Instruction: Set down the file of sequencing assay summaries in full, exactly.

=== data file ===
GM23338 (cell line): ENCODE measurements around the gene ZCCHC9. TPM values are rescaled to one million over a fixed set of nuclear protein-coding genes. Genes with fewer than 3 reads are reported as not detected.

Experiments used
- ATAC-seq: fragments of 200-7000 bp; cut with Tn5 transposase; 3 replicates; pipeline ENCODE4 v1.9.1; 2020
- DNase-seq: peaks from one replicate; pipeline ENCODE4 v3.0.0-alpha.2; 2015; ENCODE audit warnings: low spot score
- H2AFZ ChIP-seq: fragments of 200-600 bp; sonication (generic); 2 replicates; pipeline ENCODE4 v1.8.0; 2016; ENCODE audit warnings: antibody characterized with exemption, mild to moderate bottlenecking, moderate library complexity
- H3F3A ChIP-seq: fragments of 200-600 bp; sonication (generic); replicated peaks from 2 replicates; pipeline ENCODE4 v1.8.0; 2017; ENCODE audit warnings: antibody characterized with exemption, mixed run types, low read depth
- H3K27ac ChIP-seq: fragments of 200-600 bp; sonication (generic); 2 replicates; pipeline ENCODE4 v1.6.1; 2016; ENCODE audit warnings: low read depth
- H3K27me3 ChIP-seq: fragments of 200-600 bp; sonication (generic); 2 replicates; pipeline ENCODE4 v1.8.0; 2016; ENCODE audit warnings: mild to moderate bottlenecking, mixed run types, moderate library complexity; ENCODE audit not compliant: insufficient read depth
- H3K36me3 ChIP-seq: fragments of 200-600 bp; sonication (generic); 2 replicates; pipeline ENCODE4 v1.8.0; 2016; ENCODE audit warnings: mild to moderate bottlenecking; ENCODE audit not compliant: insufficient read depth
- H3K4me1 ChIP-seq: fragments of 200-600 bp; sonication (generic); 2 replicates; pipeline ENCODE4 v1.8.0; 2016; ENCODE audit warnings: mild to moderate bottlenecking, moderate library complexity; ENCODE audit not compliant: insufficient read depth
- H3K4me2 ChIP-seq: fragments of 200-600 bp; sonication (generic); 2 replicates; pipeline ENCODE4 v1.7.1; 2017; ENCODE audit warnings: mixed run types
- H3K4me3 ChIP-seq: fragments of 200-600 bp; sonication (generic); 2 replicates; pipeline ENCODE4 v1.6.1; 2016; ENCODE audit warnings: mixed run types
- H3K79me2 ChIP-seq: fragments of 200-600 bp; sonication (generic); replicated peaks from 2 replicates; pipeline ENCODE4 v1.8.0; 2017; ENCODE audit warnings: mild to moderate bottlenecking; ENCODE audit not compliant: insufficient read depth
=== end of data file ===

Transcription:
GM23338 (cell line): ENCODE measurements around the gene ZCCHC9. TPM values are rescaled to one million over a fixed set of nuclear protein-coding genes. Genes with fewer than 3 reads are reported as not detected.

Experiments used
- ATAC-seq: fragments of 200-7000 bp; cut with Tn5 transposase; 3 replicates; pipeline ENCODE4 v1.9.1; 2020
- DNase-seq: peaks from one replicate; pipeline ENCODE4 v3.0.0-alpha.2; 2015; ENCODE audit warnings: low spot score
- H2AFZ ChIP-seq: fragments of 200-600 bp; sonication (generic); 2 replicates; pipeline ENCODE4 v1.8.0; 2016; ENCODE audit warnings: antibody characterized with exemption, mild to moderate bottlenecking, moderate library complexity
- H3F3A ChIP-seq: fragments of 200-600 bp; sonication (generic); replicated peaks from 2 replicates; pipeline ENCODE4 v1.8.0; 2017; ENCODE audit warnings: antibody characterized with exemption, mixed run types, low read depth
- H3K27ac ChIP-seq: fragments of 200-600 bp; sonication (generic); 2 replicates; pipeline ENCODE4 v1.6.1; 2016; ENCODE audit warnings: low read depth
- H3K27me3 ChIP-seq: fragments of 200-600 bp; sonication (generic); 2 replicates; pipeline ENCODE4 v1.8.0; 2016; ENCODE audit warnings: mild to moderate bottlenecking, mixed run types, moderate library complexity; ENCODE audit not compliant: insufficient read depth
- H3K36me3 ChIP-seq: fragments of 200-600 bp; sonication (generic); 2 replicates; pipeline ENCODE4 v1.8.0; 2016; ENCODE audit warnings: mild to moderate bottlenecking; ENCODE audit not compliant: insufficient read depth
- H3K4me1 ChIP-seq: fragments of 200-600 bp; sonication (generic); 2 replicates; pipeline ENCODE4 v1.8.0; 2016; ENCODE audit warnings: mild to moderate bottlenecking, moderate library complexity; ENCODE audit not compliant: insufficient read depth
- H3K4me2 ChIP-seq: fragments of 200-600 bp; sonication (generic); 2 replicates; pipeline ENCODE4 v1.7.1; 2017; ENCODE audit warnings: mixed run types
- H3K4me3 ChIP-seq: fragments of 200-600 bp; sonication (generic); 2 replicates; pipeline ENCODE4 v1.6.1; 2016; ENCODE audit warnings: mixed run types
- H3K79me2 ChIP-seq: fragments of 200-600 bp; sonication (generic); replicated peaks from 2 replicates; pipeline ENCODE4 v1.8.0; 2017; ENCODE audit warnings: mild to moderate bottlenecking; ENCODE audit not compliant: insufficient read depth